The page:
Sun September 03, 2023

By Dillan Kelsey

"God's Goodness and Storms" by Daniel Bramlett
I’m watching the news about Hurricane Idalia and the question hits my mind like always, “Why does God allow things like this to happen?” Every time something bad happens, this is the question that plagues us. The enemy wants us to think that it’s because God doesn’t care, or worse, that He chooses to hate us. But that’s not a good answer. If that were the case, there’d be no Jesus, no cross and no resurrected Church for the last two centuries. No, the verdict is in, God absolutely loves His creation. So, why does He allow bad things like Idalia to happen? The only satisfactory answer is that Idalia is the product of a broken world. 

When we face cancer, devastating car wrecks, hurricanes and wild fires like the one wreaking havoc in Hawaii, we must ask questions like this. We need to know the love and presence of God more in the chaos than in the calm. We live in world that has been plagued by destruction since its beginnings. We hear of murder and floods in the first few chapters of the Bible. Famine, crime and storm take lots of lives as the Bible tells its story before Jesus. Once Jesus is on the scene, we hear a lot out of His own mouth about this broken world. He says “In this world you will have trouble…” Jesus is talking about a time when we will be pressed together because of the way the world hates Him. We will be tossed, beaten, kicked out and even killed because of our association with Him. But He tells us to “take heart (because) I have conquered the world!” In another place Jesus talks about the way the world will deteriorate after He goes back to Heaven. He says there will be “wars and rumors of wars…nation will rise against nation…there will be famines and earthquakes…” Then He says this is just the beginning. In other words, it’ll get worse.

I’m not a doom prophet and neither is Jesus. If you take everything He said and lump it all together, this is just a tiny piece. But it is there and it certainly helps answer questions about hurricanes and wild fires. This world was never meant to last. We have a little, bitty perspective on the globe we call home. We see our corner of the world and think “This is it! Our little slice of Heaven!” And when the bottom falls out, we think we’ve been robbed. This world has been broken since the time of the Fall. It never has intended to be our forever home and anything we do to make it permanent will always result in brokenness in the end. That means, for the Jesus person, the cancer diagnosis is not the end. It’s a painful, ugly bunch of news, but for the believer, there is joy in it. For the person whose house is flooded because of Idalia or whose house was consumed by the fires in Hawaii, as unbelievably difficult as those things are, we find comfort there because we know we are not alone in the strife. I know this. I lost my house in a hurricane. I’ve walked with countless believers through house fires. There is a marked difference between someone who knows Jesus and the way they respond verses someone who has no hope and how they respond to tragedy.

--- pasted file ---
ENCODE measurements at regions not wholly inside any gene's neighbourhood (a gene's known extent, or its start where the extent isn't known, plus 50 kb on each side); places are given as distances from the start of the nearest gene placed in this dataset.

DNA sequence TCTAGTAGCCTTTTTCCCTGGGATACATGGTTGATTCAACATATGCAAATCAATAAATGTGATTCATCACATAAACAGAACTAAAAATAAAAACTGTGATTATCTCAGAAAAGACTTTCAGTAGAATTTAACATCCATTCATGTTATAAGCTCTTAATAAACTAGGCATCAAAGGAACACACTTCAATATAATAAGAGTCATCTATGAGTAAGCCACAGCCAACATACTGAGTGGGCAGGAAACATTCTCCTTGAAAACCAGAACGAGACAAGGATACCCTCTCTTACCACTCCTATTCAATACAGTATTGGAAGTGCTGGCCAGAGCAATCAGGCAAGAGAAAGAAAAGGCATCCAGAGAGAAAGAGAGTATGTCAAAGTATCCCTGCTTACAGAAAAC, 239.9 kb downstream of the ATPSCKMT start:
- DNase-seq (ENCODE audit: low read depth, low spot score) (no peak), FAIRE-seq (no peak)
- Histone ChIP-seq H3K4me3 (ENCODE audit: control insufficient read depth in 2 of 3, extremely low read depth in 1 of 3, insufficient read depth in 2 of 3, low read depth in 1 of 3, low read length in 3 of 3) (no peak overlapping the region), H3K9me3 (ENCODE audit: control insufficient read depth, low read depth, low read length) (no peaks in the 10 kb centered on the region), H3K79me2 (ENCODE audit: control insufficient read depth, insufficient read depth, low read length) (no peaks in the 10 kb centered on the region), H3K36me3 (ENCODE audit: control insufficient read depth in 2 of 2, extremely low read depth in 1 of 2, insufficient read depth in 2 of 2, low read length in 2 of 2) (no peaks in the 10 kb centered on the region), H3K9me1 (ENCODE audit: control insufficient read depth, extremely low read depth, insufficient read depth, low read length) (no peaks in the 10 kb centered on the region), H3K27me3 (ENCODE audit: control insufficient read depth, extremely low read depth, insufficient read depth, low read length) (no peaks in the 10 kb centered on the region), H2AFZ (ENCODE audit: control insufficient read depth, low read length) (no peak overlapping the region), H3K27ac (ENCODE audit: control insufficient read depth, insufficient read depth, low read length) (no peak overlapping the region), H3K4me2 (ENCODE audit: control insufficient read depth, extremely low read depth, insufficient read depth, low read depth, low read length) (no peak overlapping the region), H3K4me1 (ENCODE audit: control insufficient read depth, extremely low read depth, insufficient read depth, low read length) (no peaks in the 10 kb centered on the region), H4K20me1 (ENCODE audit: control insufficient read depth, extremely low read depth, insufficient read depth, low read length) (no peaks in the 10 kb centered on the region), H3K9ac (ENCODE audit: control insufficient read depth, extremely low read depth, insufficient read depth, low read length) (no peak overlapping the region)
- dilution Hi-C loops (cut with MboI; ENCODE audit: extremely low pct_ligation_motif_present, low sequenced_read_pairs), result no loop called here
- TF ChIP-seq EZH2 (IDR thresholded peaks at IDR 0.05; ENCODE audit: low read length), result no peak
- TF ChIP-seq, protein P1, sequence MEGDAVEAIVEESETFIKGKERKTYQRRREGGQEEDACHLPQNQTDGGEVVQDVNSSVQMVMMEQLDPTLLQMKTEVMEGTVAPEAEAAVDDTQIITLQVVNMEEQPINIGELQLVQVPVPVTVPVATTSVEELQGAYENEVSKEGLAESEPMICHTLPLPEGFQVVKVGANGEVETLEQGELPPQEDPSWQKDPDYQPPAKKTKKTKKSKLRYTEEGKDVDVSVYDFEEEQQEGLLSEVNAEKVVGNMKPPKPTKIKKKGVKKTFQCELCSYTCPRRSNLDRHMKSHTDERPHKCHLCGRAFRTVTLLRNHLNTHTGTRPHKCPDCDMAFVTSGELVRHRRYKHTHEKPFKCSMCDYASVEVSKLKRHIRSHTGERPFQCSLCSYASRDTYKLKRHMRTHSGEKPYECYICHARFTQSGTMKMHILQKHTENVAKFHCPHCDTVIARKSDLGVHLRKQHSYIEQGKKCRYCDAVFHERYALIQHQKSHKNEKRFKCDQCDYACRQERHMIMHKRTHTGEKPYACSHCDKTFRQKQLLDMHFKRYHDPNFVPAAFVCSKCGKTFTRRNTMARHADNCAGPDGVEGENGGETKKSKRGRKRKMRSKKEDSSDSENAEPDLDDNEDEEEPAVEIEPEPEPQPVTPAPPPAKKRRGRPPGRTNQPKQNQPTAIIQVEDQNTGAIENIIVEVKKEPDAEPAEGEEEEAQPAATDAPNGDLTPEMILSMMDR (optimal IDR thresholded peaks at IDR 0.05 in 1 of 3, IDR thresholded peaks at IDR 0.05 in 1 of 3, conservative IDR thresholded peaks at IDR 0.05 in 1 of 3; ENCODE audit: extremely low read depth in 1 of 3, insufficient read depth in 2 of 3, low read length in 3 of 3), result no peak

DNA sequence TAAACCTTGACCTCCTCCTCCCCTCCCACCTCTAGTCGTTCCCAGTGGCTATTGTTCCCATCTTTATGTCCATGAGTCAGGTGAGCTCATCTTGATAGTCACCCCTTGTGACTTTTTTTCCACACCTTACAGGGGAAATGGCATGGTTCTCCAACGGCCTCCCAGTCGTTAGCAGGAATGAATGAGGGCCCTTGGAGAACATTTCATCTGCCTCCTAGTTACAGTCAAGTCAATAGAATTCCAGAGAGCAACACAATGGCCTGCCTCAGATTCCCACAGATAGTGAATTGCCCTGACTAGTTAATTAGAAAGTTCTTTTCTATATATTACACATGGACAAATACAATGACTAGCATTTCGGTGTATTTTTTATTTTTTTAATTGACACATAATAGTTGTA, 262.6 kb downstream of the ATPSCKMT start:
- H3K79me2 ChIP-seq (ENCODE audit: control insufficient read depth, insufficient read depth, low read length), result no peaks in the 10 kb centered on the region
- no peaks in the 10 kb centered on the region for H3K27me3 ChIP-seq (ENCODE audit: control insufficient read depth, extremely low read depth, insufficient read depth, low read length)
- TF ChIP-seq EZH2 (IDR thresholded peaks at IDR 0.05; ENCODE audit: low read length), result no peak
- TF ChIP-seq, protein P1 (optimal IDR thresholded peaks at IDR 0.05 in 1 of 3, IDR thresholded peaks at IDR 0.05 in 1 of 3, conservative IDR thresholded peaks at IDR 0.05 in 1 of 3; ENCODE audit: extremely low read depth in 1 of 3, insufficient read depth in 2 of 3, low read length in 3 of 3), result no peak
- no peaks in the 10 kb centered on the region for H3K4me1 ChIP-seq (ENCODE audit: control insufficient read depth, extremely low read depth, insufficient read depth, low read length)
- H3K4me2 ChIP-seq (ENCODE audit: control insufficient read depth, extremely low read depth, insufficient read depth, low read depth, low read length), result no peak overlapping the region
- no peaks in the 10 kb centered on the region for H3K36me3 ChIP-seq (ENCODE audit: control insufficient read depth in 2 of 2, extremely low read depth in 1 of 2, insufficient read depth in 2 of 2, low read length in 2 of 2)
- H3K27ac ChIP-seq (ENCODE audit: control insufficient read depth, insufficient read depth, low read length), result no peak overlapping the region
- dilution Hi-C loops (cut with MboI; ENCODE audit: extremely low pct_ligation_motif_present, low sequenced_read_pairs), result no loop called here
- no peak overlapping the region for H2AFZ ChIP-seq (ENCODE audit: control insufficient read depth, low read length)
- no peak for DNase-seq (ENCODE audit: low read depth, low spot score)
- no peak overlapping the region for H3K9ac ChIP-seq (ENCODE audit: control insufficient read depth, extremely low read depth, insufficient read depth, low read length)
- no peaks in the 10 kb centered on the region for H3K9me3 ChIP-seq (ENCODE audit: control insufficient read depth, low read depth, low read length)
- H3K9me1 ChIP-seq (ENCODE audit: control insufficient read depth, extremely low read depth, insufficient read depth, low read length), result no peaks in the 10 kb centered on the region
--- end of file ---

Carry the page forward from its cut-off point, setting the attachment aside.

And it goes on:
Sometimes I believe Jesus leads us through the valley of the shadow of death so we will fear death less. When we brush up against it and find out He is big enough to protect us from its grasp, we trust Him more. When we walk through the fire and the flood and witness His ability to restore our lives on the other side, we trust Him more. The goal is never for us to fall more in love with this broken world.

Doesn’t it make sense for Jesus to put us in places where we learn to love this world less and trust Him more? The goal is always for us to fall more in love with Him and long for the place He is preparing for us more and more.

Heaven is always just around the corner. This life is just a drop in the bucket of eternity. I challenge you to hold your days loosely. Don’t grasp at the time or stuff that fills your halls and heart. Hold it with open hands. If you lose it, you gain an opportunity for Jesus to care for you. Heaven is real and this ain’t it! As ugly and difficult as disasters can be, trust the Only One who can rescue and restore you.

That means, we pray for the storms to stop, but when they don’t, we don’t question God’s ability to care for us. We lean on His proven promise to always care for us. When our friends are caught in the storm, we don’t blast them with Scripture or avoid them until they are free and clear. We do what Jesus does, we walk through the valley with them. We endure with them. We’ve been there. We know He’ll bring Light on the other side.

God is always good and He always does good things. Always.